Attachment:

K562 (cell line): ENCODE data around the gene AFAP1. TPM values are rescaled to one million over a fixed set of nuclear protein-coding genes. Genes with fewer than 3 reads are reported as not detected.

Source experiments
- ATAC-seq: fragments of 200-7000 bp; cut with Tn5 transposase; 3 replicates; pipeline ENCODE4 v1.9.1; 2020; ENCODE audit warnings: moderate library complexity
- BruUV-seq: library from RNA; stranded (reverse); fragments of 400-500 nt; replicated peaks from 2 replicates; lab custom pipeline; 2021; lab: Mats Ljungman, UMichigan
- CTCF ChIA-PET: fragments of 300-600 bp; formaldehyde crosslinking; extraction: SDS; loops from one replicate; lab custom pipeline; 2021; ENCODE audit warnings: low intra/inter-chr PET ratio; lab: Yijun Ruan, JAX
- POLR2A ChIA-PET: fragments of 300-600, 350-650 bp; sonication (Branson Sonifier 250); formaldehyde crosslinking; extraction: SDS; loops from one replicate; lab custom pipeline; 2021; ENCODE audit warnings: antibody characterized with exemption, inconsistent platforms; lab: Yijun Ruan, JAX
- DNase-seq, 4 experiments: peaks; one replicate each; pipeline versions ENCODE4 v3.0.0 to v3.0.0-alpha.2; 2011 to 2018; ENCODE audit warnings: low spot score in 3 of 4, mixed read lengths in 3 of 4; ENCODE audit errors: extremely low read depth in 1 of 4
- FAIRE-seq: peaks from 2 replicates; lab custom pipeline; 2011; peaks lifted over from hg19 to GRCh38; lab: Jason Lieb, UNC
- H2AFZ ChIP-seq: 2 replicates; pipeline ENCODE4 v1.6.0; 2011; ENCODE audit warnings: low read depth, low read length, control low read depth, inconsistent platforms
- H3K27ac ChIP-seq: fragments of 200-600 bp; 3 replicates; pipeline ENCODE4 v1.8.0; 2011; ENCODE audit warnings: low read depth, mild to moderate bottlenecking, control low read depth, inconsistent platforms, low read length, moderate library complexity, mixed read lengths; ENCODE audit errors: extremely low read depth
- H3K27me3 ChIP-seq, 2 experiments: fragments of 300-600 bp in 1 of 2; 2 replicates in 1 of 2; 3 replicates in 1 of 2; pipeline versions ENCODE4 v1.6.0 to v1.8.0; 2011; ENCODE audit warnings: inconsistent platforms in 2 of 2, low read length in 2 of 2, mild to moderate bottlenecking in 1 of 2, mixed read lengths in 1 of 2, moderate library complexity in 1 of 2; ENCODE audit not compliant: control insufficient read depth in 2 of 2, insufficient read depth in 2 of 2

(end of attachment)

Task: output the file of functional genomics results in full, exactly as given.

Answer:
K562 (cell line): ENCODE data around the gene AFAP1. TPM values are rescaled to one million over a fixed set of nuclear protein-coding genes. Genes with fewer than 3 reads are reported as not detected.

Source experiments
- ATAC-seq: fragments of 200-7000 bp; cut with Tn5 transposase; 3 replicates; pipeline ENCODE4 v1.9.1; 2020; ENCODE audit warnings: moderate library complexity
- BruUV-seq: library from RNA; stranded (reverse); fragments of 400-500 nt; replicated peaks from 2 replicates; lab custom pipeline; 2021; lab: Mats Ljungman, UMichigan
- CTCF ChIA-PET: fragments of 300-600 bp; formaldehyde crosslinking; extraction: SDS; loops from one replicate; lab custom pipeline; 2021; ENCODE audit warnings: low intra/inter-chr PET ratio; lab: Yijun Ruan, JAX
- POLR2A ChIA-PET: fragments of 300-600, 350-650 bp; sonication (Branson Sonifier 250); formaldehyde crosslinking; extraction: SDS; loops from one replicate; lab custom pipeline; 2021; ENCODE audit warnings: antibody characterized with exemption, inconsistent platforms; lab: Yijun Ruan, JAX
- DNase-seq, 4 experiments: peaks; one replicate each; pipeline versions ENCODE4 v3.0.0 to v3.0.0-alpha.2; 2011 to 2018; ENCODE audit warnings: low spot score in 3 of 4, mixed read lengths in 3 of 4; ENCODE audit errors: extremely low read depth in 1 of 4
- FAIRE-seq: peaks from 2 replicates; lab custom pipeline; 2011; peaks lifted over from hg19 to GRCh38; lab: Jason Lieb, UNC
- H2AFZ ChIP-seq: 2 replicates; pipeline ENCODE4 v1.6.0; 2011; ENCODE audit warnings: low read depth, low read length, control low read depth, inconsistent platforms
- H3K27ac ChIP-seq: fragments of 200-600 bp; 3 replicates; pipeline ENCODE4 v1.8.0; 2011; ENCODE audit warnings: low read depth, mild to moderate bottlenecking, control low read depth, inconsistent platforms, low read length, moderate library complexity, mixed read lengths; ENCODE audit errors: extremely low read depth
- H3K27me3 ChIP-seq, 2 experiments: fragments of 300-600 bp in 1 of 2; 2 replicates in 1 of 2; 3 replicates in 1 of 2; pipeline versions ENCODE4 v1.6.0 to v1.8.0; 2011; ENCODE audit warnings: inconsistent platforms in 2 of 2, low read length in 2 of 2, mild to moderate bottlenecking in 1 of 2, mixed read lengths in 1 of 2, moderate library complexity in 1 of 2; ENCODE audit not compliant: control insufficient read depth in 2 of 2, insufficient read depth in 2 of 2